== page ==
There seem to be so many different types of meditation. How do I know if mindfulness is the right one?
Why does that question make me think of a newcomer to online dating asking “How will I know if he’s the one?” In that case I would say that a good clue will be how you feel when you are with him, and whether his personal grooming habits are up to your standards. In the case of mindfulness med- itation, it will be what you feel when you are practicing, what you are feeling between peri- ods of practice, what you have typically felt prior to meditat- ing, and your grooming habits probably don’t figure into this particular equation.
I’m not suggesting that “what you feel” equates to how you feel, but literally what you feel. The practice of mindfulness is about asking yourself “what” and not “how” or “why.” It’s about letting go of the story about practicing, about how you should feel a certain way (relaxed, enlight- ened, happy) or about trying
to analyze why you are feeling what you are feeling. Just what. Can you bring curiosity to your experience? Do you observe over time that you derive some particular benefit or find yourself more present and equanimous?
But all of this requires some patience and a willingness to let go of needing anything to be any different, because this is the paradox of mindfulness practice. It is only when we
let go of needing anything to change, that anything might actually change. Try it and
see what you think. If you are still left wondering whether mindfulness is for you, then it probably is and you should get your tush back on the cush and sit some more.
If you’re looking for some- thing else, like everlasting peace, levitation, more hair on a balding head, or your lost youth, you’ve come to the wrong place. Be sure to mention those things in your Match.com profile, and for heaven’s sake, wash your hair and iron your shirt before you show up for that coffee date!
I find it hard to sit still. should I just do walking meditation?
I’m a huge fan of walking meditation and highly recommend it as a wonderful contrast to the stillness of sitting, offering a world of opportunity to tend to the continuous flow of sensation that unfolds with each mindful step.
But sometimes I’m a little wobbly, and when I pause or turn I find just a moment of teetering uncertainty. I try to see what it’s like to experience that. Rather than drop to the floor in a heap and, in the immortal words of Elmer Fudd, “hold vewwwwy, vewwwy still,” I let my attention drift to the unsteady sensations in my body, the activity of my mind, whatever arises.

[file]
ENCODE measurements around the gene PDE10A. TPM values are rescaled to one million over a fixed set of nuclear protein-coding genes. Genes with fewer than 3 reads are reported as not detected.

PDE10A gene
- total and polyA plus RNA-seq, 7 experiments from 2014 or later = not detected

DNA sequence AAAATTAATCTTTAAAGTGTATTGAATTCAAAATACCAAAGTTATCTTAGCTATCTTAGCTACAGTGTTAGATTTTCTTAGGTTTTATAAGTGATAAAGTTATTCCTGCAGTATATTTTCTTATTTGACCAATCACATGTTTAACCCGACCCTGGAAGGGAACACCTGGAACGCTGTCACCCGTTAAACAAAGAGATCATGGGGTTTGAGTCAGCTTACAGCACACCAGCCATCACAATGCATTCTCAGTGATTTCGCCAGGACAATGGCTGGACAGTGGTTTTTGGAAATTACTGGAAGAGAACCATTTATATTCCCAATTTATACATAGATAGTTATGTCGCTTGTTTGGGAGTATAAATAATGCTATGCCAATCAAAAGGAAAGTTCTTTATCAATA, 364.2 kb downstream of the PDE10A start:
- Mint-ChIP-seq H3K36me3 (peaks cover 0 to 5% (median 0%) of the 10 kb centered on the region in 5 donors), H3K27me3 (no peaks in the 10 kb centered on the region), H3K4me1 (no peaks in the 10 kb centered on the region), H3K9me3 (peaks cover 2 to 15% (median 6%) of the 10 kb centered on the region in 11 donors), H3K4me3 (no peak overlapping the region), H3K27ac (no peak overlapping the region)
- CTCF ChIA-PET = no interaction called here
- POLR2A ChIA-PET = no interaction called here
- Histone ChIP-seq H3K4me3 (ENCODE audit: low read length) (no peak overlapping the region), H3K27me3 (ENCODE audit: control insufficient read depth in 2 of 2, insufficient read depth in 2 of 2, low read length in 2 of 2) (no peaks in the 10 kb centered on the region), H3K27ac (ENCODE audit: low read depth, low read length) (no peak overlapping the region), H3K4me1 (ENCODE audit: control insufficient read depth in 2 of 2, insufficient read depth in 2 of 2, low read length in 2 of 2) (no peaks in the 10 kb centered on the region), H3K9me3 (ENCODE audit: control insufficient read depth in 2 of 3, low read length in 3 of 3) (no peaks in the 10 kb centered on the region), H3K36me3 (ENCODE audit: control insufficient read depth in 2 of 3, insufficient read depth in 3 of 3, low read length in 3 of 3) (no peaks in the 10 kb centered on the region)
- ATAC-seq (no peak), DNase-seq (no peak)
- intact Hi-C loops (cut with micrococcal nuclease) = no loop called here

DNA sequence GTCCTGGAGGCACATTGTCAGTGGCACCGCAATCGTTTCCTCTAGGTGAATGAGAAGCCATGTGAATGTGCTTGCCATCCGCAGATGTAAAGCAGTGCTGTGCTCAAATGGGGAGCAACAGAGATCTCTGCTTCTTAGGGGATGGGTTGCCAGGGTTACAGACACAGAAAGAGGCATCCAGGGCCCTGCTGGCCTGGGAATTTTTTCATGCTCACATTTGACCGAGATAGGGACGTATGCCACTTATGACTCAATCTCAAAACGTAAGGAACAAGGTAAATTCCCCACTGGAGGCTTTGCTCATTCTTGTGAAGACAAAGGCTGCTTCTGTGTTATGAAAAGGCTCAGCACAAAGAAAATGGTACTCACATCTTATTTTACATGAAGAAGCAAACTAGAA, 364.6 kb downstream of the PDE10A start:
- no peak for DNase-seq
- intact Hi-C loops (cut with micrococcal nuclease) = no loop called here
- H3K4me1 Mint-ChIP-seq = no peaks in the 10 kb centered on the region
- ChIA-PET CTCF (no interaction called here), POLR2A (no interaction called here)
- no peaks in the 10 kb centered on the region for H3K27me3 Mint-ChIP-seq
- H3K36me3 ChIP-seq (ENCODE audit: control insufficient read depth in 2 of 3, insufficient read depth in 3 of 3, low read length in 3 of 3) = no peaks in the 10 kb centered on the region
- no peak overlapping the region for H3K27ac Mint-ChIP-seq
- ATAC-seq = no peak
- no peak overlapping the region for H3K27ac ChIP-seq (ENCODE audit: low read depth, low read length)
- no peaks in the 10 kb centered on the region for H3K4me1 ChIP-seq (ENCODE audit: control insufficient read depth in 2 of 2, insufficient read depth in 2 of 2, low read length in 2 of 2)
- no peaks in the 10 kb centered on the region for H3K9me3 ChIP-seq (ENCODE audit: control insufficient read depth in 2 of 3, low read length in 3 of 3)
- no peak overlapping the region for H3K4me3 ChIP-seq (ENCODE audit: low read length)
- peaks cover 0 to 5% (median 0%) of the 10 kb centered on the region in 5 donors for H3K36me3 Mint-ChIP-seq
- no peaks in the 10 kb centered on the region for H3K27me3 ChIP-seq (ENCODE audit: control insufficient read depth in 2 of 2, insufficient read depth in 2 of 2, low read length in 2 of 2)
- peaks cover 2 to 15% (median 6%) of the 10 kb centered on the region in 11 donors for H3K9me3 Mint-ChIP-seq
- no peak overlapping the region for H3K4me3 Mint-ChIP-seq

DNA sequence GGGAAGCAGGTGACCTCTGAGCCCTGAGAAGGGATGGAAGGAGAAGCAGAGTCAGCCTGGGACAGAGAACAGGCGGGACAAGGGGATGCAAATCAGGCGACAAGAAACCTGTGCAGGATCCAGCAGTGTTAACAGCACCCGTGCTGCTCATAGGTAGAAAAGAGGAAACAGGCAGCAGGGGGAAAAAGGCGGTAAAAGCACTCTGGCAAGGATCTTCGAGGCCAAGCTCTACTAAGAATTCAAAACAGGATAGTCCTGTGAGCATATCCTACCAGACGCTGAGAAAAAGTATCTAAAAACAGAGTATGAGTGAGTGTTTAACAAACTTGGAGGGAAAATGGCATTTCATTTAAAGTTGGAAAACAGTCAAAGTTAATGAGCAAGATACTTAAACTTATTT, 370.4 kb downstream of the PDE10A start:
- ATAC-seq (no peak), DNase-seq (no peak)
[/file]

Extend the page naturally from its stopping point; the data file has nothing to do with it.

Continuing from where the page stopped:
The same can apply to sitting still. If I sit down on a cushion and find myself jittery and twitchy, I try to explore that feeling a bit. I might even be amused by my choice of language. Is it really “hard” to sit still? Am I really concerned that I will spring up and start moonwalking crazily across the room out of sheer agitation? Or is it more like a kind of running commentary inside my head telling me that I can’t sit still and I might explode if I don’t act on this thought? Could I possibly thank my brain for that concept, that simple brain secretion, and notice what’s here next? Who knows what I might discover on the other side of the thought that sitting is hard. Maybe it will be whatever is supposed to be next in this damnable practice of meditation.
But remember: Nothing happens next. This is it.
I see some people meditating with their eyes open and some with their eyes closed. Does it make a difference?
This is a terrific question, because the difference between eyes open meditation and eyes closed meditation is huge! One is significantly darker than the other. I imagine you can figure out which is which.
Sorry, I couldn’t resist that one! There are traditions in which people are encouraged to meditate with the eyes open, holding a soft, generally unfocused gaze that provides a certain steadiness and calm they don’t experience with eyes closed. For many who have difficult histories
of mistreatment or trauma, having the eyes closed can create too much anxiety and fear to tolerate, in which case I would strongly advise trying the eyes open approach.
If you do decide to practice with your eyes open, make sure you’re not doing it just so you can look around. Are you really wanting to check out the cute guy across the room in your meditation group? Anyway, if you do practice with eyes open, you’ll need to be prepared to be mindful of visual distractions, and learn to cultivate a soft, loose gaze
I get sleepy a lot when I meditate. Is it oK to take a nap for a while? or should I do something else when I’m nodding off?
Of course you get sleepy, you work 65 hours a week, answer emails at midnight, change diapers at the crack of dawn and commute an hour each way through horrific, post-apocalyptic traffic. I’d be tired too. As a matter of fact, I’m feeling a little sleepy just reading your question!
But sometimes what we notice when we slow down, tune in, and let our attention rest gently onour bodies, is that, lo and behold, this old bag of bones is…wait for it…tired!
So here’s the crucial point: Upon making this discov- ery, do you think you could stay present for the unfold- ing of it in your body, mind, and heart long enough to let yourself really feel what it’s like to be tired? How do you actually know you are tired? Can you notice sensations in your body? Could you actually befriend tired long enough to know it directly and unequivocally? Because that in itself is mindfulness practice, and that could lead to a bit of discernment about what you really need in that moment. It might be a warm, juicy, yummy nap! Or it might just be a rising and receding wave that you could surf with awareness and stay present as you meditate, letting tired be the actual object of your attention. Let this be a fully mindful decision, and then you can’t go wrong.